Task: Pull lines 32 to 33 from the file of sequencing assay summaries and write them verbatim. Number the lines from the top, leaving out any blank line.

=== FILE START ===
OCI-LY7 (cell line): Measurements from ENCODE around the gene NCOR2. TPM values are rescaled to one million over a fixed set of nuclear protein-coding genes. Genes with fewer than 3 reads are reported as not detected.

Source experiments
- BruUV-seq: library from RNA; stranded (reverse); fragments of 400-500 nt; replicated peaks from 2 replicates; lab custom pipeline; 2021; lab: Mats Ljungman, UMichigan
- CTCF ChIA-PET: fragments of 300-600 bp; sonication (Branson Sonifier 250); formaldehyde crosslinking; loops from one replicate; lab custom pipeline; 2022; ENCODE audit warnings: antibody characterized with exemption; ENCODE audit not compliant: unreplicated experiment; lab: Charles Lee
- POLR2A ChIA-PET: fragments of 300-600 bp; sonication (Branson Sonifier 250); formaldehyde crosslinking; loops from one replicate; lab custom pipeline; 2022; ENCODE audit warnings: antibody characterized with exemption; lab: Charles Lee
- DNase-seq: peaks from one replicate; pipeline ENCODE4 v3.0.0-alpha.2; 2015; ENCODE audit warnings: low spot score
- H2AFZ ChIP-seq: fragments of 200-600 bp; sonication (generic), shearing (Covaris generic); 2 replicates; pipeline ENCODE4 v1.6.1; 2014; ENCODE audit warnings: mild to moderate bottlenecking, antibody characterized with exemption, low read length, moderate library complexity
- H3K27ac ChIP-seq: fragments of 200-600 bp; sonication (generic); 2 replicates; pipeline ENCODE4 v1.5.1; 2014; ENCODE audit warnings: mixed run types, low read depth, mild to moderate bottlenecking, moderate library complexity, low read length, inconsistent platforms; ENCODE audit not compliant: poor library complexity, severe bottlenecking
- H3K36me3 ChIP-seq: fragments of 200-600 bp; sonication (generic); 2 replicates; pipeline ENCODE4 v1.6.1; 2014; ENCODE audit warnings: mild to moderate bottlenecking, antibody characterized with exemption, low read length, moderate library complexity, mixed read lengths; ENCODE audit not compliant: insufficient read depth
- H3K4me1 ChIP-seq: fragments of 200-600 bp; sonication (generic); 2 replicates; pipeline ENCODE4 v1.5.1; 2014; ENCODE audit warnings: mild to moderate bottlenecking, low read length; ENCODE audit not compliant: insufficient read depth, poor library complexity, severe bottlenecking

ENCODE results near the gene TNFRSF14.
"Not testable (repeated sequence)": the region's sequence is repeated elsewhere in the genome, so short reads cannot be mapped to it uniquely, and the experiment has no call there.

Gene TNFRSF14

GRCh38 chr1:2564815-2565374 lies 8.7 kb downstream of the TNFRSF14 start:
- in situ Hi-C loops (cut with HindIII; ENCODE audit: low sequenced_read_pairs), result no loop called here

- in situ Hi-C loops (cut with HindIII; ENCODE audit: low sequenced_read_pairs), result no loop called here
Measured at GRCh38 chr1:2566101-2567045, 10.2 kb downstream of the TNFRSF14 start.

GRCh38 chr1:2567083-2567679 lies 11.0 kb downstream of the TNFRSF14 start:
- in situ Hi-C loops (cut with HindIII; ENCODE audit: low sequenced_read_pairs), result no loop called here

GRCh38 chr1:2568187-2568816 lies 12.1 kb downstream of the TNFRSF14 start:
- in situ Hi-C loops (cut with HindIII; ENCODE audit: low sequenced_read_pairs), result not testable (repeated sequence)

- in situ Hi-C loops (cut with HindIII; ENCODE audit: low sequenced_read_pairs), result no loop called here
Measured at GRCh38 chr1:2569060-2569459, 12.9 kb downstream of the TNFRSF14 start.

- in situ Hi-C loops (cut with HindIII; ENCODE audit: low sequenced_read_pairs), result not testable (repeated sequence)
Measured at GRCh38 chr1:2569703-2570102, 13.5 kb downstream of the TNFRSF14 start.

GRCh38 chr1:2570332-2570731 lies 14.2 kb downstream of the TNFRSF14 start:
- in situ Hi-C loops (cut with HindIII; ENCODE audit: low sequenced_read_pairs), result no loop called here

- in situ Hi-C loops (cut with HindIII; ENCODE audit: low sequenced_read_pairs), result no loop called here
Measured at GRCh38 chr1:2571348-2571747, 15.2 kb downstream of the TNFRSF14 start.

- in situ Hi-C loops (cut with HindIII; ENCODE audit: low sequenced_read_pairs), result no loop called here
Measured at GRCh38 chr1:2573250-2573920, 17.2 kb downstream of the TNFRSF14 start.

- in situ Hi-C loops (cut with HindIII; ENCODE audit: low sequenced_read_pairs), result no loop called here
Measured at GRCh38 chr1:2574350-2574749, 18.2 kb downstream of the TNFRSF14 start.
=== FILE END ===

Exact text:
- in situ Hi-C loops (cut with HindIII; ENCODE audit: low sequenced_read_pairs), result no loop called here
Measured at GRCh38 chr1:2574350-2574749, 18.2 kb downstream of the TNFRSF14 start.